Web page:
24th June 2019

Margaret Beevis

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Margaret was just 47 when she was diagnosed with lung cancer and brain metastases. She experienced none of the common symptoms of lung cancer. 

“My first and only symptom was pain at the base of my skull at the top of my neck. The pain was so bad I rang 111. They sent me to a doctor who consequently sent me to hospital. I had an x-ray of my neck but there was nothing there, so I was sent home with painkillers.

The painkillers did not agree with me though; I started vomiting and passed out. My husband called an ambulance and I was taken to A&E where they did a CT scan. The scan revealed a mass in my right lung and, subsequent tests also revealed brain metastases.

Mags was just 47 when she was diagnosed with advanced lung cancer
Mags was just 47 when she was diagnosed with advanced lung cancer

I had the brain tumour surgically removed towards the end of February and made a good recovery.

I then had a biopsy of the tumour in my lung which found a genetic mutation called EGFR. This meant I could able to have targeted therapy. This involved taking a tablet daily and allowed me to continue to live a fairly normal life with my husband and 12-year-old son.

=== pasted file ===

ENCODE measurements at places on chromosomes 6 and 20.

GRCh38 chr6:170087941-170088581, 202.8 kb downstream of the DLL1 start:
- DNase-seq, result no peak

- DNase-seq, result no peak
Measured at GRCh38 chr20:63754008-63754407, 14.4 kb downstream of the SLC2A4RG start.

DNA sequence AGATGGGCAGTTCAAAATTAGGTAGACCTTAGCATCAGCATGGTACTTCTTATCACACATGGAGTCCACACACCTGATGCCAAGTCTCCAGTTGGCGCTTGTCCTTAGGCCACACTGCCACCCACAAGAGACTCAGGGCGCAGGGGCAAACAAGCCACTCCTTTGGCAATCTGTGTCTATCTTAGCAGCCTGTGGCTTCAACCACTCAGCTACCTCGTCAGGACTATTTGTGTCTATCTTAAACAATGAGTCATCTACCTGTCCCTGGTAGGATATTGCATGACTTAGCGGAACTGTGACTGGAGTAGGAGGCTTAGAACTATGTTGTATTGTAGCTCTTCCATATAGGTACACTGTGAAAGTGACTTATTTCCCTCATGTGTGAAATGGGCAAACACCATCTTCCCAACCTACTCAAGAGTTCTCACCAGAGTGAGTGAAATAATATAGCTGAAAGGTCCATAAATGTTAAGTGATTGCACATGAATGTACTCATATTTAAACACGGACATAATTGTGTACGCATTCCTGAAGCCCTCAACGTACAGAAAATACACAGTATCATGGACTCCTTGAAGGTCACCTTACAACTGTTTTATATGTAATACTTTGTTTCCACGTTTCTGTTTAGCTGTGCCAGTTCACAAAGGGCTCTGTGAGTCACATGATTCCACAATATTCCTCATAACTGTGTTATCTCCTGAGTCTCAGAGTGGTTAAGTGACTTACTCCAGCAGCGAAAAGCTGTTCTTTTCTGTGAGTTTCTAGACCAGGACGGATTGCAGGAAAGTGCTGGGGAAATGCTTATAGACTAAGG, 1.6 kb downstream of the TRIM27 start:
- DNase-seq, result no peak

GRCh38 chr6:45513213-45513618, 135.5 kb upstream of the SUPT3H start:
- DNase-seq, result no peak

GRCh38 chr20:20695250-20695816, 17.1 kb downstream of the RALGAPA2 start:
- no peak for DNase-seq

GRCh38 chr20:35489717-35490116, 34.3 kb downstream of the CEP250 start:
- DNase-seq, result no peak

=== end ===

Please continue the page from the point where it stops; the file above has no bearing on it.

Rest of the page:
Unfortunately, my cancer became resistant to this particular form of targeted therapy. This was always going to be the case but I was heartbroken that it didn’t work for a bit longer.

I had my tumour rebiopsied and this time luck was on my side; the biopsy revealed another mutation which mean I was eligible for another type of targeted therapy. I was so happy.

This happiness was short lived however; this treatment only worked for four months before, once again, the cancer started to resist and start to grow again. I am now due to start chemotherapy which, I must say, scares me silly.  

I have had another blood biopsy though and am keeping everything crossed that it shows another mutation that allows me to go back onto targeted therapy as, for me, it has far milder side effects compared to more traditional treatments, like chemotherapy.

Whatever happens though, I just try to carry on as normal. I do this for me but mainly for my husband and son. It isn’t easy and some days are harder than others but what other choice do I have.”